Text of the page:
DERBY LINE, Vt. — More than 960 people crossed into the U.S. illegally from the northern border with Canada last year, according to data released from Customs and Border Protection.
While that number is a tiny fraction compared to the migration across the border with Mexico, it represented a 91 percent increase from the prior fiscal year, the data showed.
The Trump administration’s rhetoric on border security has largely homed in on the southern border, which has seen an influx of thousands of families with children from Central America seeking asylum in the United States.
But officials have also seen an increase of illegal crossings on the northern border in the last fiscal year, according to the data. In fiscal year 2017, immigration agents apprehended 504 people crossing illegally from Canada, compared to 963 in fiscal year 2018, the Border Patrol data showed.
A large percentage of that spike came from the Swanton border patrol sector — along the border of New Hampshire, Vermont and New York — where agents apprehended 548 people in 2018, up from 165 in all of 2017.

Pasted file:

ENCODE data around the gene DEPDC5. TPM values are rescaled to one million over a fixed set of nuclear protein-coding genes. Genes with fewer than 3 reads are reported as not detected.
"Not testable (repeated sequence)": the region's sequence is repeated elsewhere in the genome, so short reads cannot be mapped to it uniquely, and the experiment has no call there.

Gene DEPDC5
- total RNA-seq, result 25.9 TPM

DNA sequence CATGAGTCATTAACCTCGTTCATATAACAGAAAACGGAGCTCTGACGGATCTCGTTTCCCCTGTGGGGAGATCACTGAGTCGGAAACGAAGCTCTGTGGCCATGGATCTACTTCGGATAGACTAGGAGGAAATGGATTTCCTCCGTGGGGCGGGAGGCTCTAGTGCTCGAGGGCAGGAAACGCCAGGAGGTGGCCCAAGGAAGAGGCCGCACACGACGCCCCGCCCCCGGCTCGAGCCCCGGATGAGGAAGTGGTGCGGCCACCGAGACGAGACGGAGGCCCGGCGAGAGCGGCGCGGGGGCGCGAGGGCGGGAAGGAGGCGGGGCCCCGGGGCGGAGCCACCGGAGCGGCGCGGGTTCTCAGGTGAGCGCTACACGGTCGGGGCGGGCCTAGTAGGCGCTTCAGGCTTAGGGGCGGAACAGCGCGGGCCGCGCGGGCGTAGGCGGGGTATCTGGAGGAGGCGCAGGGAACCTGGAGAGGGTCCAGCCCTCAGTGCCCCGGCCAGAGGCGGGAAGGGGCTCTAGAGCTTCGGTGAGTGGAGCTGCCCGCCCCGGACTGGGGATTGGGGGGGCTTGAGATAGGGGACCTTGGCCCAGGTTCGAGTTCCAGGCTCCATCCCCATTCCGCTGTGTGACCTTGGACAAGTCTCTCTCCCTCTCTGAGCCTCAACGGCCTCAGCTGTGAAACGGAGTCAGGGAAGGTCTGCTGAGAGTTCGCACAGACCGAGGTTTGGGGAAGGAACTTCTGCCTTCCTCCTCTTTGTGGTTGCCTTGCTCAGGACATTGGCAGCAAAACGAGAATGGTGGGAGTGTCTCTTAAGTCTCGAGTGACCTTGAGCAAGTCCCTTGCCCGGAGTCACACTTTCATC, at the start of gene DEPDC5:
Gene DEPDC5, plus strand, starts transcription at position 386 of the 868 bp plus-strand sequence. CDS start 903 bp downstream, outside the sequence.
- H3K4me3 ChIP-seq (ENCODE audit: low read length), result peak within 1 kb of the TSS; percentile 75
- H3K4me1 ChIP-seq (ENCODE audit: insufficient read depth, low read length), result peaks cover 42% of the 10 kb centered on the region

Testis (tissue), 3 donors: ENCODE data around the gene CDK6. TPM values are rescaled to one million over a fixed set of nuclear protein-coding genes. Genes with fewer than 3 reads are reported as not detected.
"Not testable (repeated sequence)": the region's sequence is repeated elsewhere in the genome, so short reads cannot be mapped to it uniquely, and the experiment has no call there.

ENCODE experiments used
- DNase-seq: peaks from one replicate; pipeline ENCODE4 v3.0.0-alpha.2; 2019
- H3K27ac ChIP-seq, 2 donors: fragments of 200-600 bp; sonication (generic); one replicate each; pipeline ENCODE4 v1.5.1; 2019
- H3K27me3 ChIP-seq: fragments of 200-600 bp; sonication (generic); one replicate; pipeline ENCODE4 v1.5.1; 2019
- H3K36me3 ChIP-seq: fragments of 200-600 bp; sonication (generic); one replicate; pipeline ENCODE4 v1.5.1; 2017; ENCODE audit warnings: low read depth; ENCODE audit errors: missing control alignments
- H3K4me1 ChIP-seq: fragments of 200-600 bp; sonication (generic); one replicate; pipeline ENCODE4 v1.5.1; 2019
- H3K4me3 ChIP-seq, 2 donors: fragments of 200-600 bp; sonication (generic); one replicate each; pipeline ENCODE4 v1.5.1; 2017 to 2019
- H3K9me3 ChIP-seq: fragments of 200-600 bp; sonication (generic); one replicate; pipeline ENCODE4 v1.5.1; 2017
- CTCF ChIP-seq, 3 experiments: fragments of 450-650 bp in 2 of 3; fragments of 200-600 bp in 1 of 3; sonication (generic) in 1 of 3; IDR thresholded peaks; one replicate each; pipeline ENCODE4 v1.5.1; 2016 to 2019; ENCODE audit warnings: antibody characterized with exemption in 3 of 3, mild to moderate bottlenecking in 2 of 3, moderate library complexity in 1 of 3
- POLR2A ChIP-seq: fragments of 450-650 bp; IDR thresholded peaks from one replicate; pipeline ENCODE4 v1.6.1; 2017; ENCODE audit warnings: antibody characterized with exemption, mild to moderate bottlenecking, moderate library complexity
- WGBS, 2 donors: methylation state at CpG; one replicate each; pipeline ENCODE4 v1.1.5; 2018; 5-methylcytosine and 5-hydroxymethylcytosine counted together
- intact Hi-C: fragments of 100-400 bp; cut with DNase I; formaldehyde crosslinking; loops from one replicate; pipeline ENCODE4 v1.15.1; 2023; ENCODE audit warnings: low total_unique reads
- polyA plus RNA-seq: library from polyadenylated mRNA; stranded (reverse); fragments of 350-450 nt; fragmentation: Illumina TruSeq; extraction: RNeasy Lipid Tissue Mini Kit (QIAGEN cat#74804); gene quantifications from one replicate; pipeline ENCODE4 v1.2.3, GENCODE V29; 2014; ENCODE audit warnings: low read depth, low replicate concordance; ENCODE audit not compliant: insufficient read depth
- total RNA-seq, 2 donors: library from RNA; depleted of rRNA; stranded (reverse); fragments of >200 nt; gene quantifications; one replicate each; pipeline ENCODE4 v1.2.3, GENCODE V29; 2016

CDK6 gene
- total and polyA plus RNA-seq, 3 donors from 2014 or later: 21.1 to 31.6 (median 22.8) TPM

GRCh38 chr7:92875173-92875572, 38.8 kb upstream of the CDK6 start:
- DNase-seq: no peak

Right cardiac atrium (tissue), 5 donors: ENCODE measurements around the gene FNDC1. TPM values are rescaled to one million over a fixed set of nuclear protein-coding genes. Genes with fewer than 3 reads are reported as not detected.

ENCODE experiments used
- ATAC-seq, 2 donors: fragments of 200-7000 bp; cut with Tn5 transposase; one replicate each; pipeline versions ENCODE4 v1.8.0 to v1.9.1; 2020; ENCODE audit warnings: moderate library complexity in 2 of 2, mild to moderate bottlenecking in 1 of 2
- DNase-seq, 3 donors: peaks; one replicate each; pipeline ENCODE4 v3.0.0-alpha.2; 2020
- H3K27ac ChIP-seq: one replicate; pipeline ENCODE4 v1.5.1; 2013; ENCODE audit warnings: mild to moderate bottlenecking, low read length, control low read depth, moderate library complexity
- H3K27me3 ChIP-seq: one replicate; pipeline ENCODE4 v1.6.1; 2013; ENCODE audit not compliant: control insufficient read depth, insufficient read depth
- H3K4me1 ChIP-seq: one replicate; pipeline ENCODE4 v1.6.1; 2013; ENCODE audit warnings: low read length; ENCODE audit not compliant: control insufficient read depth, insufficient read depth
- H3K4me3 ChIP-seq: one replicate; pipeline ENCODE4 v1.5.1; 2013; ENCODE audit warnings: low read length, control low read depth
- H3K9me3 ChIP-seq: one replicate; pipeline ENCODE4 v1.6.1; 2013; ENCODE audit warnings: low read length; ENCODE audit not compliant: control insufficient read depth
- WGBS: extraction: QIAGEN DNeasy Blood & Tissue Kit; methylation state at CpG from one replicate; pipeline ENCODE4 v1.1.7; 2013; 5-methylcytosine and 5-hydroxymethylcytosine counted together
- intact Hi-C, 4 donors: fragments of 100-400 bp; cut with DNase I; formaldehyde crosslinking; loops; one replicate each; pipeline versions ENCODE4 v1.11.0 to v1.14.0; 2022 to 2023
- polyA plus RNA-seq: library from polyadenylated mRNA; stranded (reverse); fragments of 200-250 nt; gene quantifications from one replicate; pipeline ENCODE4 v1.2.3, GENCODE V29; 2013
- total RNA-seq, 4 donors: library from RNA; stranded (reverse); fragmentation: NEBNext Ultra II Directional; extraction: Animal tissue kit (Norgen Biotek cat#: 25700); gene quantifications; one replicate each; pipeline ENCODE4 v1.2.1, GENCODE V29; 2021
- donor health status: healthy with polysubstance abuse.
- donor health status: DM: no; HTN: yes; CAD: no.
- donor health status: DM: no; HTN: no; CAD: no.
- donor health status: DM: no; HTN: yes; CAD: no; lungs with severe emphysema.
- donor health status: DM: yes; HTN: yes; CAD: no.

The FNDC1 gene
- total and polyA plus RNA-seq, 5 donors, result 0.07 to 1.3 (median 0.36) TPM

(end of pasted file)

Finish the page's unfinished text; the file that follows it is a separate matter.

Preliminary data from October to January shows 465 apprehensions from Canada, with 294 in the Swanton sector.
Border Patrol Agent Richard Ross, who runs the station in Newport, Vermont, part of the Swanton sector, told NBC News he thought the apprehensions were “definitely trending up.” He added that the type of apprehensions agents were seeing were “very organized,” sometimes using smuggling organizations.
Ross said he believed there may be a perception that traveling from Canada was “safer” and the increase could be attributed to recent immigration changes in Canada that allow those from some countries, such as Mexico and Romania, to enter without a visa.
He said some immigrants looking to get into the U.S. illegally could pay a few hundred dollars for a flight to Canada, pay a small electronic travel authorization fee and make their way into the United States.
Some smuggling agencies were “exploiting the fact that there’s an easier way to make it legally into Canada and then that provides some clientele to then be smuggled into the U.S.,” he said.
Ross said he had encountered instances of immigrants lured to Canada with the promise of employment. Once they arrive and there are no jobs, they become “ready-made clientele” for smugglers who charge them thousands more dollars.
This article originally appeared on NBC